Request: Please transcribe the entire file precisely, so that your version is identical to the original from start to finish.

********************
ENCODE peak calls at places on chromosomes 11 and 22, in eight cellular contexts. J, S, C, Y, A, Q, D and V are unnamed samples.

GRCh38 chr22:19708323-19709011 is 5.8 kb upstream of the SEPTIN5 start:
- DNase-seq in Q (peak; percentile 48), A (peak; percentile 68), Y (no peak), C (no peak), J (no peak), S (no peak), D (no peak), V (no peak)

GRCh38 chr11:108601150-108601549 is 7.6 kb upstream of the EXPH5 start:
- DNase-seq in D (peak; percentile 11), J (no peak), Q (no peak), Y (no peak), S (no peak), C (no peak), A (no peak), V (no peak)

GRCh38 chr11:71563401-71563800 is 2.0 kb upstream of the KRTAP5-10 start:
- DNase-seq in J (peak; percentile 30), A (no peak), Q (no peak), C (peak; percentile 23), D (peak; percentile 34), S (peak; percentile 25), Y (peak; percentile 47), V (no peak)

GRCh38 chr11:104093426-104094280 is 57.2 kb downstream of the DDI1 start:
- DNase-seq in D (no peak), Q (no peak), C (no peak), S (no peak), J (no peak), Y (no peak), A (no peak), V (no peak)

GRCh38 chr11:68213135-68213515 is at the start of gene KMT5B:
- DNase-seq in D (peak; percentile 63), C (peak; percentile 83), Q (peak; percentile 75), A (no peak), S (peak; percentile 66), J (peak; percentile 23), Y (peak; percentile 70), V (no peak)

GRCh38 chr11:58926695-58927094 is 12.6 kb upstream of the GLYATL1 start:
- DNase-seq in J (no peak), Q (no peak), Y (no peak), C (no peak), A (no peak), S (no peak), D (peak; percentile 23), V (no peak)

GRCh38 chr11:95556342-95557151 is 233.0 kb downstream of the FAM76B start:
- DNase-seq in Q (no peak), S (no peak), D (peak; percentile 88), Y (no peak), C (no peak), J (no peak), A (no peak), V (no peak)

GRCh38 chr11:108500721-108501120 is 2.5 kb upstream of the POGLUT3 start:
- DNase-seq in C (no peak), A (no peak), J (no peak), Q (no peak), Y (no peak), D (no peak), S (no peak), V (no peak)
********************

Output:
ENCODE peak calls at places on chromosomes 11 and 22, in eight cellular contexts. J, S, C, Y, A, Q, D and V are unnamed samples.

GRCh38 chr22:19708323-19709011 is 5.8 kb upstream of the SEPTIN5 start:
- DNase-seq in Q (peak; percentile 48), A (peak; percentile 68), Y (no peak), C (no peak), J (no peak), S (no peak), D (no peak), V (no peak)

GRCh38 chr11:108601150-108601549 is 7.6 kb upstream of the EXPH5 start:
- DNase-seq in D (peak; percentile 11), J (no peak), Q (no peak), Y (no peak), S (no peak), C (no peak), A (no peak), V (no peak)

GRCh38 chr11:71563401-71563800 is 2.0 kb upstream of the KRTAP5-10 start:
- DNase-seq in J (peak; percentile 30), A (no peak), Q (no peak), C (peak; percentile 23), D (peak; percentile 34), S (peak; percentile 25), Y (peak; percentile 47), V (no peak)

GRCh38 chr11:104093426-104094280 is 57.2 kb downstream of the DDI1 start:
- DNase-seq in D (no peak), Q (no peak), C (no peak), S (no peak), J (no peak), Y (no peak), A (no peak), V (no peak)

GRCh38 chr11:68213135-68213515 is at the start of gene KMT5B:
- DNase-seq in D (peak; percentile 63), C (peak; percentile 83), Q (peak; percentile 75), A (no peak), S (peak; percentile 66), J (peak; percentile 23), Y (peak; percentile 70), V (no peak)

GRCh38 chr11:58926695-58927094 is 12.6 kb upstream of the GLYATL1 start:
- DNase-seq in J (no peak), Q (no peak), Y (no peak), C (no peak), A (no peak), S (no peak), D (peak; percentile 23), V (no peak)

GRCh38 chr11:95556342-95557151 is 233.0 kb downstream of the FAM76B start:
- DNase-seq in Q (no peak), S (no peak), D (peak; percentile 88), Y (no peak), C (no peak), J (no peak), A (no peak), V (no peak)

GRCh38 chr11:108500721-108501120 is 2.5 kb upstream of the POGLUT3 start:
- DNase-seq in C (no peak), A (no peak), J (no peak), Q (no peak), Y (no peak), D (no peak), S (no peak), V (no peak)